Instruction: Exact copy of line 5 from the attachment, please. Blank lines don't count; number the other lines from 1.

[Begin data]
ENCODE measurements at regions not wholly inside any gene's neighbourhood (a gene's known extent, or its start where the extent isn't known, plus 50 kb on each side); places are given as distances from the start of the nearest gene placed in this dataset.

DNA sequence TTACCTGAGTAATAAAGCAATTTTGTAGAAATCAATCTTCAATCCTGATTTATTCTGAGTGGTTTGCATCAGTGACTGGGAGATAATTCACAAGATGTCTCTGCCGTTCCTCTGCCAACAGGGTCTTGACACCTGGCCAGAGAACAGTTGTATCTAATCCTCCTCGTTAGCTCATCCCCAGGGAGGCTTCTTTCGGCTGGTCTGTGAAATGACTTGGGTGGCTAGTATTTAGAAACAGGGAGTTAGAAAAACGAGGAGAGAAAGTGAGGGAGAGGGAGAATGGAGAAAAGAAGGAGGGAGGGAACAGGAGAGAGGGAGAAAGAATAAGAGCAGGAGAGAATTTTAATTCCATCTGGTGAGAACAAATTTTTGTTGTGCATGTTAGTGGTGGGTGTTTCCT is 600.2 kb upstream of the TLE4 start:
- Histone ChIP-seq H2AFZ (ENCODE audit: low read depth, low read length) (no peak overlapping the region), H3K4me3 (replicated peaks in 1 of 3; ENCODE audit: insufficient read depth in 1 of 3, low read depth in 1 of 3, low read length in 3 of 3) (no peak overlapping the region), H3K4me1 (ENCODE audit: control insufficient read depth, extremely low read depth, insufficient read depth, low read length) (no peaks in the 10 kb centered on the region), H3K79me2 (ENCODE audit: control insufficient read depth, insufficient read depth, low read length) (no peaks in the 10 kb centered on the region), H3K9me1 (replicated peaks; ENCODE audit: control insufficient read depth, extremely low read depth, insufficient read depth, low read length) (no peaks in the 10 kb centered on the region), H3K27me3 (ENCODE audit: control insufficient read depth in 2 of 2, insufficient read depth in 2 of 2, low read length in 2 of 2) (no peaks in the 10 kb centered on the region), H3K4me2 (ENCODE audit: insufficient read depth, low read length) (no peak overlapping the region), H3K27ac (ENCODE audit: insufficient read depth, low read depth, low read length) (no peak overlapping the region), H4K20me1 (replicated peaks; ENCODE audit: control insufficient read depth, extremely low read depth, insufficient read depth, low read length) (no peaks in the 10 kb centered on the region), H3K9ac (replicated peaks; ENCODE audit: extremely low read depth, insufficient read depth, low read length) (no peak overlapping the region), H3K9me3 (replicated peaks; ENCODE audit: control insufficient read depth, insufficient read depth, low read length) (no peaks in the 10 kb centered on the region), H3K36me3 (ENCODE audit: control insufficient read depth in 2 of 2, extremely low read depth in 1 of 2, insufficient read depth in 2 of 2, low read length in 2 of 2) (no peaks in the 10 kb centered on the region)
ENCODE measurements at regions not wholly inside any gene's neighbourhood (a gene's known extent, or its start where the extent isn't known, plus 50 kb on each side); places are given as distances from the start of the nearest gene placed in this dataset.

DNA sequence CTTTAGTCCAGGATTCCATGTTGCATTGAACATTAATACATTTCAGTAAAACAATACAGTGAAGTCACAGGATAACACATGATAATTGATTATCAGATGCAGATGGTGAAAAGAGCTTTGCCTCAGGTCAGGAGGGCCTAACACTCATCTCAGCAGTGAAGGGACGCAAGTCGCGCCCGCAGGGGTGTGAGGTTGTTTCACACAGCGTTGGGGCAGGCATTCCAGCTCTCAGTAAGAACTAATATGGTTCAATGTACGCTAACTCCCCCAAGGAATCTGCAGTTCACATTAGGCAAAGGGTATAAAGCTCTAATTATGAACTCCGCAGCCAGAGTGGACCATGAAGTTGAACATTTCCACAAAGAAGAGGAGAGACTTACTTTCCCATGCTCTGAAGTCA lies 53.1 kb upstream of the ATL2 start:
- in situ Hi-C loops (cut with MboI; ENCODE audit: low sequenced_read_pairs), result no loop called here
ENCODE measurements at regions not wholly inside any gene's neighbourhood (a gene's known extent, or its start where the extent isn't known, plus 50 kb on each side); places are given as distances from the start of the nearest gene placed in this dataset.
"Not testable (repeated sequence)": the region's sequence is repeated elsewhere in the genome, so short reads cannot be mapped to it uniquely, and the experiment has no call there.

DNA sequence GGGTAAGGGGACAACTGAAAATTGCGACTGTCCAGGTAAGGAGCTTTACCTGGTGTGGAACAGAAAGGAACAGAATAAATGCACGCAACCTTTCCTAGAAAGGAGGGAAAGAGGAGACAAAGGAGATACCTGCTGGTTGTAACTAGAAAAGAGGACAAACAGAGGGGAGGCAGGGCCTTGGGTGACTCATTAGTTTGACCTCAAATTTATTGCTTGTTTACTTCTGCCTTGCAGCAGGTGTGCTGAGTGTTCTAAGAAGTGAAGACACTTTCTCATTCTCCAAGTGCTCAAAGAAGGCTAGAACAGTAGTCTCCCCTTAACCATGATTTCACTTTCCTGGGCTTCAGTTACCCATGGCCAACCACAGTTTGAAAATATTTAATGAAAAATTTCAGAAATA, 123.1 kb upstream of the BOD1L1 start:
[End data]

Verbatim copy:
DNA sequence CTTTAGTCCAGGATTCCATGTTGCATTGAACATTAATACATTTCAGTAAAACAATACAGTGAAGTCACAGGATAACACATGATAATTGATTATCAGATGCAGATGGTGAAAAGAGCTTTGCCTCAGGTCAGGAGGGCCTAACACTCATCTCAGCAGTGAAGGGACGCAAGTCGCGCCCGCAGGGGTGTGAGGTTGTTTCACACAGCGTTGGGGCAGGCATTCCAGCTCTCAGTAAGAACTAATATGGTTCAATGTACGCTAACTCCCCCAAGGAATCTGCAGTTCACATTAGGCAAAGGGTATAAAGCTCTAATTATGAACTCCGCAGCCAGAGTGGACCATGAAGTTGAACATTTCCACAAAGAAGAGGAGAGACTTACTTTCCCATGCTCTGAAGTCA lies 53.1 kb upstream of the ATL2 start: